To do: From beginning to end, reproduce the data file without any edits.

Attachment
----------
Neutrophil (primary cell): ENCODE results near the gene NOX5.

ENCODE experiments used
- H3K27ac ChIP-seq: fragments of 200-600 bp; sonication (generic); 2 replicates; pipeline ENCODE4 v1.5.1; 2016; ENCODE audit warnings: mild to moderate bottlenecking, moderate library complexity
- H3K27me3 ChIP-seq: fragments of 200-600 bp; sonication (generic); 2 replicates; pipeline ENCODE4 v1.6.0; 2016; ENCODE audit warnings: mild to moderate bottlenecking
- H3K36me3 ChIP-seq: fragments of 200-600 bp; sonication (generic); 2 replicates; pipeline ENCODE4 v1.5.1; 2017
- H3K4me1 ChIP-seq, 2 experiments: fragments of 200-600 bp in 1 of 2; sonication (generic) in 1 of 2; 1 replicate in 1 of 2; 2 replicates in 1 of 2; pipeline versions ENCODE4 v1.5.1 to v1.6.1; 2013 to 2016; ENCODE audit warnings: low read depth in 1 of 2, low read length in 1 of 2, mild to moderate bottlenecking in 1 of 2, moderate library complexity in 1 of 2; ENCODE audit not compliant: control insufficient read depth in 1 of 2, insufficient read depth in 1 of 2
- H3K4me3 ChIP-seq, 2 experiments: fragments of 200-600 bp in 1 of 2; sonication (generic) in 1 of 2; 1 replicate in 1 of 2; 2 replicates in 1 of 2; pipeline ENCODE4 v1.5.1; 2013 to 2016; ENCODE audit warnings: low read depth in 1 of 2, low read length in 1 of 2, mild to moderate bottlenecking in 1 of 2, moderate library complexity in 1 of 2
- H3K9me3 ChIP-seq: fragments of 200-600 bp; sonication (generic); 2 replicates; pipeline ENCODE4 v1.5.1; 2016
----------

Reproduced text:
Neutrophil (primary cell): ENCODE results near the gene NOX5.

ENCODE experiments used
- H3K27ac ChIP-seq: fragments of 200-600 bp; sonication (generic); 2 replicates; pipeline ENCODE4 v1.5.1; 2016; ENCODE audit warnings: mild to moderate bottlenecking, moderate library complexity
- H3K27me3 ChIP-seq: fragments of 200-600 bp; sonication (generic); 2 replicates; pipeline ENCODE4 v1.6.0; 2016; ENCODE audit warnings: mild to moderate bottlenecking
- H3K36me3 ChIP-seq: fragments of 200-600 bp; sonication (generic); 2 replicates; pipeline ENCODE4 v1.5.1; 2017
- H3K4me1 ChIP-seq, 2 experiments: fragments of 200-600 bp in 1 of 2; sonication (generic) in 1 of 2; 1 replicate in 1 of 2; 2 replicates in 1 of 2; pipeline versions ENCODE4 v1.5.1 to v1.6.1; 2013 to 2016; ENCODE audit warnings: low read depth in 1 of 2, low read length in 1 of 2, mild to moderate bottlenecking in 1 of 2, moderate library complexity in 1 of 2; ENCODE audit not compliant: control insufficient read depth in 1 of 2, insufficient read depth in 1 of 2
- H3K4me3 ChIP-seq, 2 experiments: fragments of 200-600 bp in 1 of 2; sonication (generic) in 1 of 2; 1 replicate in 1 of 2; 2 replicates in 1 of 2; pipeline ENCODE4 v1.5.1; 2013 to 2016; ENCODE audit warnings: low read depth in 1 of 2, low read length in 1 of 2, mild to moderate bottlenecking in 1 of 2, moderate library complexity in 1 of 2
- H3K9me3 ChIP-seq: fragments of 200-600 bp; sonication (generic); 2 replicates; pipeline ENCODE4 v1.5.1; 2016